quarta-feira, 15 de fevereiro de 2012

Map shows energy consumption in each building in New York

Researchers at the School of Engineering at Columbia University in the United States, created a detailed map on the energy consumption in New York City. Available on the Internet, it shows the total consumption for each building in all five areas of the city: Manhattan, Bronx, Brooklyn, Queens and Staten Island. The map also shows the expenditures by type of energy: electricity, hot water, heating and air conditioning.
The areas that spend more energy are commercial, which represent half of total consumption and 30% of buildings in the city. Only the center of Manhattan uses more energy than all over Kenya, Africa, the researcher said Vijay Modi, co-author of the study in which the map was based on an interview for "The Wall Street Journal."
The Manhattan office areas appear dark red on the map, which indicates a high energy consumption. Since residential areas such as Harlem, are yellow or orange colors representing lower energy use.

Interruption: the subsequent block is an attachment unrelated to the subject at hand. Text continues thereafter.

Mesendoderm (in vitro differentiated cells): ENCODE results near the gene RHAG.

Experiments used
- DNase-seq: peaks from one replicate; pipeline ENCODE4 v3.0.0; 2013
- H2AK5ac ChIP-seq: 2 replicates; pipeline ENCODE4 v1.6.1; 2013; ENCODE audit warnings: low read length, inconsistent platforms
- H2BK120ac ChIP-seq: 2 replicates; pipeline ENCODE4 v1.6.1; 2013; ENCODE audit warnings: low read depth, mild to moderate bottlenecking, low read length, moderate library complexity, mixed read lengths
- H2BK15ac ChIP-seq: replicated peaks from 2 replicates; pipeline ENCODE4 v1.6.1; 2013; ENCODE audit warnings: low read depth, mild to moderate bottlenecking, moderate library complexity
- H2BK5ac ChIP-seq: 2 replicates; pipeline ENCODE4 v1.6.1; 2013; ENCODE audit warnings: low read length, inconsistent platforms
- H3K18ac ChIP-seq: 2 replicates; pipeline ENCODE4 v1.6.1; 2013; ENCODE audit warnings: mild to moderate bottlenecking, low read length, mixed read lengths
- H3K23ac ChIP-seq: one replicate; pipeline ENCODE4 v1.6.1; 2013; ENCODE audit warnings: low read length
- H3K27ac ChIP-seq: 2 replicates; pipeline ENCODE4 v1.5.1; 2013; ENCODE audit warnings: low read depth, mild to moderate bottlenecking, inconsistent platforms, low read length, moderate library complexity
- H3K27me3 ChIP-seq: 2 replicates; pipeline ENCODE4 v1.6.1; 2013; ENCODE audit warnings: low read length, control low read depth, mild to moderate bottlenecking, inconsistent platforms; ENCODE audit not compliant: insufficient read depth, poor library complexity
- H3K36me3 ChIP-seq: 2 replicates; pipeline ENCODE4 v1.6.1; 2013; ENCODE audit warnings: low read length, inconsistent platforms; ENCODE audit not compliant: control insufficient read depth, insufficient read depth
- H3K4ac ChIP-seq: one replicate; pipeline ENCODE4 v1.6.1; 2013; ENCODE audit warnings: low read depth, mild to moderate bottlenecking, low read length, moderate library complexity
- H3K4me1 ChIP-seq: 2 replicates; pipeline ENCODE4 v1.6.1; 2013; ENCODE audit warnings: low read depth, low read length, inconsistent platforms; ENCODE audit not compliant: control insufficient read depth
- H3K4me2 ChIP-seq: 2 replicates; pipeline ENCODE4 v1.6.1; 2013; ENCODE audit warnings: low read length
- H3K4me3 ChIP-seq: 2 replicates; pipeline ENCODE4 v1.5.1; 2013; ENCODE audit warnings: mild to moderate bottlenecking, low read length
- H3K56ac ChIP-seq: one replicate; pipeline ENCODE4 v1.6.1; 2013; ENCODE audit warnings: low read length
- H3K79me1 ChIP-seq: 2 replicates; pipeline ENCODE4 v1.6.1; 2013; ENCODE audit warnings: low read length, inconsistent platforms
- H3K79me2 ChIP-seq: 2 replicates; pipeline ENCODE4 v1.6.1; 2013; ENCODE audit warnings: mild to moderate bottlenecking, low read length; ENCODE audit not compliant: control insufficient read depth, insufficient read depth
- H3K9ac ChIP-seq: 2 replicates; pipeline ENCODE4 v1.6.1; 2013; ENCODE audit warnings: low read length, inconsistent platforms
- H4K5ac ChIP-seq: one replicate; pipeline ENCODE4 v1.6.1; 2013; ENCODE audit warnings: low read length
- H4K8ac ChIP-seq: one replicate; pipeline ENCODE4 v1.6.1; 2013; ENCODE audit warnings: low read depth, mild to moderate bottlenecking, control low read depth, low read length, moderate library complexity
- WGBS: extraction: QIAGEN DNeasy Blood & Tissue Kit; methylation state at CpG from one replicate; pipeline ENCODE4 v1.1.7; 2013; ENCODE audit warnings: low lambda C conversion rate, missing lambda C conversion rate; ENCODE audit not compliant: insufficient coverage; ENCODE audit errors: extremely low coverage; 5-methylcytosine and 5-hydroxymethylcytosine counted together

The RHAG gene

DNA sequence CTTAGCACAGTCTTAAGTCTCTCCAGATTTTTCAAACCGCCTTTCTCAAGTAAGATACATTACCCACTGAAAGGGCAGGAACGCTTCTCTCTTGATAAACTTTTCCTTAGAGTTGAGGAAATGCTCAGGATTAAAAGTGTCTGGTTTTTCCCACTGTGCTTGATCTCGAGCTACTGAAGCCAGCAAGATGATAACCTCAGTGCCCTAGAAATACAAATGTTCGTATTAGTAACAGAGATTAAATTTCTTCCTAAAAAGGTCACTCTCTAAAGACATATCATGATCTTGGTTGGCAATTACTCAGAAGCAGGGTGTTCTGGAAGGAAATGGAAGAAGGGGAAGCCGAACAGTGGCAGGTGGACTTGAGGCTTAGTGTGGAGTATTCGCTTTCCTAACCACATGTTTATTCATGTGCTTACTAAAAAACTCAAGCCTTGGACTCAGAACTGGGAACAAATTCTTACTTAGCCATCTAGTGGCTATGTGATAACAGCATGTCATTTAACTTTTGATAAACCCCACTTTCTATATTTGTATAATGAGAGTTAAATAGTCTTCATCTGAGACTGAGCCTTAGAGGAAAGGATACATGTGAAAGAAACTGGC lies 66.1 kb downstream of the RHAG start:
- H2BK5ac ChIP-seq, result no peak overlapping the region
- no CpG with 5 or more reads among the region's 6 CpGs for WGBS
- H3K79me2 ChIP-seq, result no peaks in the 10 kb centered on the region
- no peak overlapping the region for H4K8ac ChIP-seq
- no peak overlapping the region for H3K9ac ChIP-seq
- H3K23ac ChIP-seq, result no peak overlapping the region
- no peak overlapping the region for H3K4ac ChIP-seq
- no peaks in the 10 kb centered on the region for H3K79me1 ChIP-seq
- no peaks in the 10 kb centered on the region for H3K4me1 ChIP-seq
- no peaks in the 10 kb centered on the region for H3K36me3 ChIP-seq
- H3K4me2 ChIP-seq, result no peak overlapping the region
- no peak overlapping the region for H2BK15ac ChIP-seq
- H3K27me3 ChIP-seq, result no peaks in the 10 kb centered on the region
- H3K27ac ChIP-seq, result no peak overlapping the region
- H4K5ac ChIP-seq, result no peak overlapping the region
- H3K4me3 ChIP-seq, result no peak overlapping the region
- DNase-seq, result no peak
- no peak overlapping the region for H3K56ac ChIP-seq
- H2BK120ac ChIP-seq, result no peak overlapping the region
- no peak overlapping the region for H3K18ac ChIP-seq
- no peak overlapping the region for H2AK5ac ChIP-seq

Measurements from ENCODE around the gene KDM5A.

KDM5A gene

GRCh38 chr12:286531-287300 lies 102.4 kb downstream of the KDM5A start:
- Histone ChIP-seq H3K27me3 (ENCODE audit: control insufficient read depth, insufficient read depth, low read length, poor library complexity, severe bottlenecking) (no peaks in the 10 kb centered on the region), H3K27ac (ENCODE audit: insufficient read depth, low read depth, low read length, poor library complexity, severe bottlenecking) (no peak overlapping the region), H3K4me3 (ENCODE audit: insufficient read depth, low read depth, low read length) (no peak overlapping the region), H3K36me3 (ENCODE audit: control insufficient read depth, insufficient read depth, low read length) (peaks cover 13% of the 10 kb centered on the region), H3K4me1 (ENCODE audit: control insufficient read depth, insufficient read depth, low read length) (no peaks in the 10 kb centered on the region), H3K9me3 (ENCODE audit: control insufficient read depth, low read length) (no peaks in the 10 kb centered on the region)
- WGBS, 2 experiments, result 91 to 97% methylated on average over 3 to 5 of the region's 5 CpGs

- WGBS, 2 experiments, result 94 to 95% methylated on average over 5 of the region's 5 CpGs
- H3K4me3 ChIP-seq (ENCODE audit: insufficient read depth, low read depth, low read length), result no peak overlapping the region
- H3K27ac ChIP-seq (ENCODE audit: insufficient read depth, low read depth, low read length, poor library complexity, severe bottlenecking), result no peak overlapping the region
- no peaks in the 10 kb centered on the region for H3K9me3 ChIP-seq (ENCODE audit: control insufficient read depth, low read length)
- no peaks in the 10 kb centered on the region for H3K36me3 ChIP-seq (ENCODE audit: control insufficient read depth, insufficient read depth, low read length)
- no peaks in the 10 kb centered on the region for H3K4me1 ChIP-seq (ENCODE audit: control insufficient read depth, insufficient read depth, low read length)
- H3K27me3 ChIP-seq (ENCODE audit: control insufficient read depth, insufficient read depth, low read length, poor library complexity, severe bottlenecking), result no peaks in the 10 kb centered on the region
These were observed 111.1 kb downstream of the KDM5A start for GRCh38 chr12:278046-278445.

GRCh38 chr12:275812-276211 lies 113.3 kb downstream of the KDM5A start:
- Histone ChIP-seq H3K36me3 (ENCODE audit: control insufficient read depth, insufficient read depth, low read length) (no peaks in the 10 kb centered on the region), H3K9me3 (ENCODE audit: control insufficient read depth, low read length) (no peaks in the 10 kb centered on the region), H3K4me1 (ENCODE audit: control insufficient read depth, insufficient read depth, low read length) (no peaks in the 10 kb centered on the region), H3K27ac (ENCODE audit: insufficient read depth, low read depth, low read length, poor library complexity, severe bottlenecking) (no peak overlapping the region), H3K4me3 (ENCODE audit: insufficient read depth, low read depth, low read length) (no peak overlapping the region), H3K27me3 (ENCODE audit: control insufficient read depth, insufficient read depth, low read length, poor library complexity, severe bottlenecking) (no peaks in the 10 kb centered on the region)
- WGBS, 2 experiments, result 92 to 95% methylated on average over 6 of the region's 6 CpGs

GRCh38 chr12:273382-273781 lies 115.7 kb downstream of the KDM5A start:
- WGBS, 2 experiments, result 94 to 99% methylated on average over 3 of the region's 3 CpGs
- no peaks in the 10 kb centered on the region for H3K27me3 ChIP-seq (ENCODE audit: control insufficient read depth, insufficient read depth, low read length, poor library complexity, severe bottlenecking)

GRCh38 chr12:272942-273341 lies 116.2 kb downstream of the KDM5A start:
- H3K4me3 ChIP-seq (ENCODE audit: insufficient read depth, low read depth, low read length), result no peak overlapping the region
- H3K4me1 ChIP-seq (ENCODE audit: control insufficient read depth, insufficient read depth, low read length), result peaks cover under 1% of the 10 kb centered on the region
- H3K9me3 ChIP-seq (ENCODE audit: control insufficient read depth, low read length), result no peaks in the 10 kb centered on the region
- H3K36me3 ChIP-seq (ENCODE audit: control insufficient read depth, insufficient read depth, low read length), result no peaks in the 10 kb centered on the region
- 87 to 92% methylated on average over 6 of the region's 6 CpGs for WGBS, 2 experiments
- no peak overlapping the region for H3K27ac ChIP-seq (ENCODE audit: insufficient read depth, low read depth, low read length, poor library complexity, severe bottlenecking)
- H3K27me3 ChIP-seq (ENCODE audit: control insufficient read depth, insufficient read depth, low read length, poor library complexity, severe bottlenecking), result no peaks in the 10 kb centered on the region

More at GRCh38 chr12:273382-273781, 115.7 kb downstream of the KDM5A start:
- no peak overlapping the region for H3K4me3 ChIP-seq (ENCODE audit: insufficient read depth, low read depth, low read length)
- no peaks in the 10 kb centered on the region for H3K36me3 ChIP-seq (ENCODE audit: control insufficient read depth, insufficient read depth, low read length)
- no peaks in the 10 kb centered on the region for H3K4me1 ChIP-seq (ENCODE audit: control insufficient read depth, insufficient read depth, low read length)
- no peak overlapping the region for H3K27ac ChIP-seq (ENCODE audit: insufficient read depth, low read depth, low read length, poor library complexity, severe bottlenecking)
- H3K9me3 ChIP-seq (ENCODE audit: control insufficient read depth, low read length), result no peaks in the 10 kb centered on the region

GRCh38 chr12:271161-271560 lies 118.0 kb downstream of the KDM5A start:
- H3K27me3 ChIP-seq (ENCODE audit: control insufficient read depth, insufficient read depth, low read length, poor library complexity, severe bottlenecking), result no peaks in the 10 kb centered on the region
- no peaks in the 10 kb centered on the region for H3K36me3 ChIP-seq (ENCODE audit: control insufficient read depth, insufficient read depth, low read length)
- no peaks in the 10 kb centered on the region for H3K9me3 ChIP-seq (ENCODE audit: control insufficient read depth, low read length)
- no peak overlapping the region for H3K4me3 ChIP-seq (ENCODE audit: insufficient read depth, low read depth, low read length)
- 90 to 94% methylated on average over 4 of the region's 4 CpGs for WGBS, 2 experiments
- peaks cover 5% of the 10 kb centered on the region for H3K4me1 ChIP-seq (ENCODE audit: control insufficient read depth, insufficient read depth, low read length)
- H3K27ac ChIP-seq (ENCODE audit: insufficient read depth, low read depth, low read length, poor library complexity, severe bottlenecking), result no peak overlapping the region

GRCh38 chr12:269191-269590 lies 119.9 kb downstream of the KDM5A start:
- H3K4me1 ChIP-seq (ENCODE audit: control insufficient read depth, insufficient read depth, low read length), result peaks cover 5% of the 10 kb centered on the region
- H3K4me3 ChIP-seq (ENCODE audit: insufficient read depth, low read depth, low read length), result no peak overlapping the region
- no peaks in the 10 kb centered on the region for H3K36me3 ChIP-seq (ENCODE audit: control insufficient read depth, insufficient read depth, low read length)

In residences, the main expense is heating. "While the discussion [on reduction of energy consumption] are generally focused on electrical use, the New York residential buildings, whether houses or apartments, spend a lot more energy into electricity for heating. Almost all of this heat is obtained from oil or natural gas, "he said Modi in advertising material.
The researchers' expectation is that the map will help planners, engineers and politicians to understand the dynamics of energy use in town planning solutions and enable more efficient and emit less greenhouse gases. They also hope that people seek to know what is in your area consumption and reduce energy use.
"We want to start a debate with the people of New York on energy efficiency and conservation, putting the power consumption in the context of all New Yorkers," said Bianca Howard, Ph.D. student in mechanical engineering and author of map in promotional material.
According to Modi, the map can also encourage residents to create alternative collective energy supply, more efficient and less polluting. Thus, for example, neighboring buildings, blocks or neighborhoods could find integrated solutions.
To create the map, the researchers used data on the average energy consumption according to zip code. Then they estimated the costs for construction.

To know the maps, click here.Mapas


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